An October 2018 testimony by former FBI General Counsel James Baker revealed that Perkins Coie partner Michael Sussmann, whose firm had been retained by the Democratic National Committee (DNC) and Hillary Clinton’s 2016 presidential campaign, provided information regarding Alfa Bank and alleged ties to the Trump campaign to Baker and at least one journalist in September 2016. This came directly ahead of the FBI’s application for a FISA warrant to spy on former Trump campaign foreign policy adviser Carter Page.
The New York Times reported on Oct. 31, 2016, that “F.B.I. officials spent weeks examining computer data showing an odd stream of activity to a Trump Organization server and Alfa Bank” but “ultimately concluded that there could be an innocuous explanation, like a marketing email or spam, for the computer contacts.”
Ohrs Had Known Steele for Years
Ohr has testified before Congress that he had known Steele since 2007, when they met during an “official meeting,” while Steele was still employed by the British government. After that, they maintained contact approximately “once a year.” Ohr had also “met Mr. Simpson on various occasions over the years” and his wife, Nellie Ohr—a former CIA contractor who worked for Fusion GPS—had also known Simpson for “several years.”
Nellie Ohr’s Suspected Role in Steele Dossier
In a Dec. 5, 2016, FBI interview, Ohr told Pientka that his wife had worked for Fusion GPS and during a Dec. 20 interview, he provided the FBI with a thumb drive containing “the totality of the work Nellie Ohr conducted for Simpson.” Additionally, Bruce Ohr provided the FBI with a dossier on former Trump campaign chairman Paul Manafort titled, “Manafort Chronology” that had been compiled by Nellie Ohr.
The fact that Nellie had compiled her own dossier on Manafort leads to further questions regarding her work for Simpson, and if any of that work was directly used by Steele. It remains unclear whether and how much of Nellie’s work was used in Steele’s dossier. Given her status as a researcher for Fusion GPS working on Russia during the same time Steele was working on his dossier, her role could have been substantial.
Steele provided Fusion GPS with something that Simpson’s firm was lacking: access to individuals within the FBI and the State Department. Those contacts could be traced back to at least 2010, when Steele had provided assistance in the FBI’s investigation into FIFA over concerns that Russia might have been engaging in bribery to host the 2018 World Cup.
Nellie had previously emailed Bruce dozens of times during her employment with Fusion GPS about Russia-related topics between October 2015 and September 2016. Nellie also routinely included several other DOJ officials in these communications.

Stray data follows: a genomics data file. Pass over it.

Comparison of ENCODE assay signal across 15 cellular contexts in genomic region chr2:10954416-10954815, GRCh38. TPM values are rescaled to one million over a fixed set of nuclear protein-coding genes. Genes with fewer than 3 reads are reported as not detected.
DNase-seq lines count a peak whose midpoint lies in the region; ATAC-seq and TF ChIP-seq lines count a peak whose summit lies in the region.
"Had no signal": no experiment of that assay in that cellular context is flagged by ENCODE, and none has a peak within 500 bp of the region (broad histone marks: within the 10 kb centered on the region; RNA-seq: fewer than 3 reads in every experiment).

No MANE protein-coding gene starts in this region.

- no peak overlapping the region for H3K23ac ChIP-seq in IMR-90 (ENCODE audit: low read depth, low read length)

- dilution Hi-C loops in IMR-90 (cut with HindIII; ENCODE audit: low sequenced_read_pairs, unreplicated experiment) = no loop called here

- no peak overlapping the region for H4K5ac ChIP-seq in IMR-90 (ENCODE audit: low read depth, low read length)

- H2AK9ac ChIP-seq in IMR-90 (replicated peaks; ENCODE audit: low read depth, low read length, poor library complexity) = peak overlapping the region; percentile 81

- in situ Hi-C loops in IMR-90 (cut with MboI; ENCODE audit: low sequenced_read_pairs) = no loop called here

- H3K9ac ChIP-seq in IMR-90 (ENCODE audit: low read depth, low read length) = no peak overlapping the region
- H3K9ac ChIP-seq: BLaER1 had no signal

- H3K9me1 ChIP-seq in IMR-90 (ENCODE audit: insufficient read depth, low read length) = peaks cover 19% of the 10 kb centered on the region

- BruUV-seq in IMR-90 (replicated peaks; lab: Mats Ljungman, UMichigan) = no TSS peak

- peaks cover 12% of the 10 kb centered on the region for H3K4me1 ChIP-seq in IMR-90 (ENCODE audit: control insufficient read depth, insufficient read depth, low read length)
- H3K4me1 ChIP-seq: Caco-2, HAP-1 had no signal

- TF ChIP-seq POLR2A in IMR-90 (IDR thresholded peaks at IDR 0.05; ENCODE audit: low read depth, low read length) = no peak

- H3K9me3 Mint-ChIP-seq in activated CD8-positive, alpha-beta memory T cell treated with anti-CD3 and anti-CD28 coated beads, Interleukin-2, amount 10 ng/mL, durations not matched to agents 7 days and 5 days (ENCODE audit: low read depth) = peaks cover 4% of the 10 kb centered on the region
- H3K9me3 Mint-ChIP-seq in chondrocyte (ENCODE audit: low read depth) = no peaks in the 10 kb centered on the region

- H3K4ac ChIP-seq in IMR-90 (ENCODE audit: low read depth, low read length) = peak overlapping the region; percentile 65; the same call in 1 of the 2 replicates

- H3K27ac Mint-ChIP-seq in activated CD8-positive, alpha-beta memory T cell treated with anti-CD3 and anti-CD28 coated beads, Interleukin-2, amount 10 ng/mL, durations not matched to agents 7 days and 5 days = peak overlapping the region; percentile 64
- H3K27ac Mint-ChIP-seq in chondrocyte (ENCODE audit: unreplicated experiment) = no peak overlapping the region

On May 30, 2016, for example, Nellie Ohr sent an email to Bruce Ohr and three other DOJ officials, with a subject line that read, “Reported Trove of Documents on Ukrainian Party of Regions’ ‘Black Cashbox.’” Within the email was the text from an article penned the day before by Nikolai Holmov, a blogger at Odessatalk, with the title bolded and enlarged. It also contained a link to the underlying article.
Nellie’s May 30, 2016, email would prove prophetic. It alerted officials within the Justice Department of a discovery that would have far-reaching implications for Manafort—and the Trump campaign— months before the news reached a national level.
Manafort would be famously implicated in the Black Box ledger scandal two months later, which would lead to his resignation from the Trump campaign.
Nellie Ohr had previously worked for the CIA as an independent contractor for at least two years. She was hired as a researcher by Fusion GPS in October 2015.
Nellie conducted open-source research into members of the Trump campaign for Fusion GPS that may have been used in the Steele dossier. And as previously noted, she also provided her husband with a USB stick containing all her research from her time at Fusion GPS to pass on to the FBI in late 2016 after she had officially left the firm in September.
Steele Dossier Handed Over to FBI
During a meeting on Dec. 10, 2016, Ohr met with Simpson, who gave him a memory stick that Ohr believed contained the Steele dossier. Ohr passed the memory stick to Pientka two days later. A digital copy of the dossier was now likely in the FBI’s possession.
Other “opposition research” also made its way to the FBI, with Simpson using Ohr as a conduit. During a Dec. 12 interview, Ohr told the FBI of claims made by Simpson regarding “A Russian senator and mobster named Torshin” and his alleged ties to the NRA: